Hostile Intent Detector (by Reading Facial Expressions)

Behind all this scientific bureaucratese (via MERX):

“The objective is the design and development of a decision support system through the fusion of biometrics signals for behavioural diagnostic applications. The design and development of the system will be completed over 3 phases. The system will be based on the automatic processing and the classification of data stemming mainly from Electroencephalogram (EEG), Electrocardiogram (ECG) recordings and tracking of 3D stereoscopic facial characteristics. This processing should provide the integrated system capability, including vital signs, stereoscopic cameras and EEG, to quantify and provide automated diagnosis of the stressors that may affect the operational readiness of Canadian Forces (CF) operators and identify behavioural patterns with the aim of detecting hostile intend.” (I’m guessing they mean “intent” here)

and this tidbit from the Statement of Work (downloadable here):

“Over the past 10 years, (Defence Research and Development Canada) Toronto has developed a number of proprietary medical diagnostic technologies that include both 3D volumetric imaging and vital signs monitoring capabilities. Most recently, however, it has been identified that the above technologies have the potential to address:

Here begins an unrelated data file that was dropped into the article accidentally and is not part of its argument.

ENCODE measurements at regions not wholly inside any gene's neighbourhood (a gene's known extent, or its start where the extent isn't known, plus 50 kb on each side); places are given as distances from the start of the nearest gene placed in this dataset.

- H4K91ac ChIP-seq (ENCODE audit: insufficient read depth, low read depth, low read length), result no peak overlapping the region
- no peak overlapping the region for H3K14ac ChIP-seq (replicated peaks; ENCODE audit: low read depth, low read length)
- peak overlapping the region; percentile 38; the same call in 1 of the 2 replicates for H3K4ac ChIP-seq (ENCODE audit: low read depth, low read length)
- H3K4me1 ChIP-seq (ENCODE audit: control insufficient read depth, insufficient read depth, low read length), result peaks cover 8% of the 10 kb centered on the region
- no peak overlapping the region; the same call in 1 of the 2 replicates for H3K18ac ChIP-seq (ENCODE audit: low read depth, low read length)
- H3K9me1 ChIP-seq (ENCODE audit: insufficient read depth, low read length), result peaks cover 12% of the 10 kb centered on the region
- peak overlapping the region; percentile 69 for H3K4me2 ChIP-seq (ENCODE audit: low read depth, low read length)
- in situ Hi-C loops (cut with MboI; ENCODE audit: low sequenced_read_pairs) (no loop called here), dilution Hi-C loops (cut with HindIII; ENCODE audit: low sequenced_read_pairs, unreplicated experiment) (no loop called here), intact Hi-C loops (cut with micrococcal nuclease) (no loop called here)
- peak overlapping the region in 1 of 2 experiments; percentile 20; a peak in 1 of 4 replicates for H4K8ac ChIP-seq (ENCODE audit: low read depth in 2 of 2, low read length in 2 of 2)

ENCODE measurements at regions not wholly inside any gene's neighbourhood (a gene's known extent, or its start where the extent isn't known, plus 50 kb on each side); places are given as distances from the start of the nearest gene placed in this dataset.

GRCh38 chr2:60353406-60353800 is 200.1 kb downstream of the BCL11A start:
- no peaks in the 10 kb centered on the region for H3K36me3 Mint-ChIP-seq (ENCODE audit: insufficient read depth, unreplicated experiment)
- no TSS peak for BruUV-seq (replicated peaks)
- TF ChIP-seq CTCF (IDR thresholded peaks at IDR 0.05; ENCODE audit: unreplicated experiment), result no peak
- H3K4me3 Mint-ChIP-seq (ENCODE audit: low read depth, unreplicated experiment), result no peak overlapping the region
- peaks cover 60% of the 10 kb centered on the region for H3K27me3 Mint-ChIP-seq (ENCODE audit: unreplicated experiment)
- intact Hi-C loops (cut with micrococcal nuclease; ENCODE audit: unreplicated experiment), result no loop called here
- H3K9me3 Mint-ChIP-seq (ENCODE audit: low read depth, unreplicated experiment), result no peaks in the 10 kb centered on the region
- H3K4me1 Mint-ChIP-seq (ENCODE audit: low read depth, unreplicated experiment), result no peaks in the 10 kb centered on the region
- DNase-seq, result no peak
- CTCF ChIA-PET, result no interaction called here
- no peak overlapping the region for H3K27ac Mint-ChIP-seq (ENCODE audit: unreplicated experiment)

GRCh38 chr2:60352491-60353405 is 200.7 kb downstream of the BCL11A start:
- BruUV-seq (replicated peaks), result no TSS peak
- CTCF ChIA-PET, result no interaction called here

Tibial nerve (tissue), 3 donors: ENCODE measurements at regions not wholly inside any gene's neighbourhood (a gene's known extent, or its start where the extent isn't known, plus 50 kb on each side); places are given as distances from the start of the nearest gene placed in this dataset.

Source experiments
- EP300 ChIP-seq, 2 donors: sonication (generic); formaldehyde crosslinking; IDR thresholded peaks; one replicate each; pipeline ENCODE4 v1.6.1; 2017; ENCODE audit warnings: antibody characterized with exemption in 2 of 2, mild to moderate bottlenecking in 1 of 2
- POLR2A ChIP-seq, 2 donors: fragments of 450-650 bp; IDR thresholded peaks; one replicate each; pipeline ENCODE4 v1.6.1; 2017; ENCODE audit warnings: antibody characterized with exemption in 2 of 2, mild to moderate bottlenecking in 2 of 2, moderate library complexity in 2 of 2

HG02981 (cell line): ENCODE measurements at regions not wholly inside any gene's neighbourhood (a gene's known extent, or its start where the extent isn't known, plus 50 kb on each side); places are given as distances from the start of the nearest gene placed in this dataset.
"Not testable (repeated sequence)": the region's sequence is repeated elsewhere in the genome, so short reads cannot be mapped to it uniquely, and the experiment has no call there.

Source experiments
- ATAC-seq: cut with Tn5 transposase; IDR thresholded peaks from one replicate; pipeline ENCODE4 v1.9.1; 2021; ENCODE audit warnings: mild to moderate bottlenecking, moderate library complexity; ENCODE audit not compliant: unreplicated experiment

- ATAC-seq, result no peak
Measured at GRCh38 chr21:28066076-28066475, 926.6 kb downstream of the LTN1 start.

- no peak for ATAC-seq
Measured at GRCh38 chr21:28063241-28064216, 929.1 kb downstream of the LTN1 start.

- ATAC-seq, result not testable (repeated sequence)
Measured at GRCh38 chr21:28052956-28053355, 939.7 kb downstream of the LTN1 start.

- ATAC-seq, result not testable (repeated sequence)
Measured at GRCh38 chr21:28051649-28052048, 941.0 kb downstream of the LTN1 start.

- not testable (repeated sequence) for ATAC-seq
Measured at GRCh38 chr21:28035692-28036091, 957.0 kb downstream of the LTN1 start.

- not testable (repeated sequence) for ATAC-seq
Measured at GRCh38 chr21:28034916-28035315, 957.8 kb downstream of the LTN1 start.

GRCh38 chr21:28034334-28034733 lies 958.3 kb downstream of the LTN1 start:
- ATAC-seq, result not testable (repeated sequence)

• medical diagnostic applications,
• assessment of the type of stressors that may influence the operational readiness of CF operators, and
• identification of behavioural patterns with the aim of detecting hostile intend.”

is an interestimg research question:

How can we “read” faces (electronically), co-relate facial expressions with different states of mind, and figure out how to “read” either hostile intent or how a C.F. member is doing (fatigue, anxiety, etc.)?

I look forward to interesting things coming from this – not to mention discussion of the ethics of, say, a machine saying Cpl. Bloggins or Capt. Smith is too tired/anxious/whatever to work.

Update (1): Who won the contract, and for how much? (PDF)

Update (2): An American variation on the research theme.

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